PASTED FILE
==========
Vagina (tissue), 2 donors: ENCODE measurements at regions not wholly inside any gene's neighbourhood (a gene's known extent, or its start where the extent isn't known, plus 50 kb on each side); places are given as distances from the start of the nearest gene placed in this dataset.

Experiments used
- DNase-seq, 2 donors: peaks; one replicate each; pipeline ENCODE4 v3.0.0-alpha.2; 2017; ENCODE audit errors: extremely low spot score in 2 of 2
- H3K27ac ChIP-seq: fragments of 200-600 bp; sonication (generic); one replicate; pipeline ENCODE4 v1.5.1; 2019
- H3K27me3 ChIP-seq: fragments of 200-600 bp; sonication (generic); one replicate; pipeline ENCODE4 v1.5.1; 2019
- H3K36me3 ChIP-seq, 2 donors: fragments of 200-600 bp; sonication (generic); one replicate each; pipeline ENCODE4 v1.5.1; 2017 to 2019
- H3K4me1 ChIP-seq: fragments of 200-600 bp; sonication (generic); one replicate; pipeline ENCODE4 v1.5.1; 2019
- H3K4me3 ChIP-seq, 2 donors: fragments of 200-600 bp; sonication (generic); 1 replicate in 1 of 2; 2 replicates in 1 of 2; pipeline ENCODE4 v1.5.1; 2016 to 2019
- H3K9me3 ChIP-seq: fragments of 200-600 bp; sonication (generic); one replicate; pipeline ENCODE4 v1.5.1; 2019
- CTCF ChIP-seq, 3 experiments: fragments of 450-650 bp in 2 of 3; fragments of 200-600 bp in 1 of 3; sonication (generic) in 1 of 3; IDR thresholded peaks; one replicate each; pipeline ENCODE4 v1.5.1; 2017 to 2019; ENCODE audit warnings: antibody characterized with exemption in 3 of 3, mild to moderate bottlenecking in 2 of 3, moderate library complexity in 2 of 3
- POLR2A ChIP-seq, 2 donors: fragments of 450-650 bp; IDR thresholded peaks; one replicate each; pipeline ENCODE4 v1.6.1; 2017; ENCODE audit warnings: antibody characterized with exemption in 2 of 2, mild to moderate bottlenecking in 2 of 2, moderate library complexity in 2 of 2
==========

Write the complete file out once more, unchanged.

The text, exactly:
Vagina (tissue), 2 donors: ENCODE measurements at regions not wholly inside any gene's neighbourhood (a gene's known extent, or its start where the extent isn't known, plus 50 kb on each side); places are given as distances from the start of the nearest gene placed in this dataset.

Experiments used
- DNase-seq, 2 donors: peaks; one replicate each; pipeline ENCODE4 v3.0.0-alpha.2; 2017; ENCODE audit errors: extremely low spot score in 2 of 2
- H3K27ac ChIP-seq: fragments of 200-600 bp; sonication (generic); one replicate; pipeline ENCODE4 v1.5.1; 2019
- H3K27me3 ChIP-seq: fragments of 200-600 bp; sonication (generic); one replicate; pipeline ENCODE4 v1.5.1; 2019
- H3K36me3 ChIP-seq, 2 donors: fragments of 200-600 bp; sonication (generic); one replicate each; pipeline ENCODE4 v1.5.1; 2017 to 2019
- H3K4me1 ChIP-seq: fragments of 200-600 bp; sonication (generic); one replicate; pipeline ENCODE4 v1.5.1; 2019
- H3K4me3 ChIP-seq, 2 donors: fragments of 200-600 bp; sonication (generic); 1 replicate in 1 of 2; 2 replicates in 1 of 2; pipeline ENCODE4 v1.5.1; 2016 to 2019
- H3K9me3 ChIP-seq: fragments of 200-600 bp; sonication (generic); one replicate; pipeline ENCODE4 v1.5.1; 2019
- CTCF ChIP-seq, 3 experiments: fragments of 450-650 bp in 2 of 3; fragments of 200-600 bp in 1 of 3; sonication (generic) in 1 of 3; IDR thresholded peaks; one replicate each; pipeline ENCODE4 v1.5.1; 2017 to 2019; ENCODE audit warnings: antibody characterized with exemption in 3 of 3, mild to moderate bottlenecking in 2 of 3, moderate library complexity in 2 of 3
- POLR2A ChIP-seq, 2 donors: fragments of 450-650 bp; IDR thresholded peaks; one replicate each; pipeline ENCODE4 v1.6.1; 2017; ENCODE audit warnings: antibody characterized with exemption in 2 of 2, mild to moderate bottlenecking in 2 of 2, moderate library complexity in 2 of 2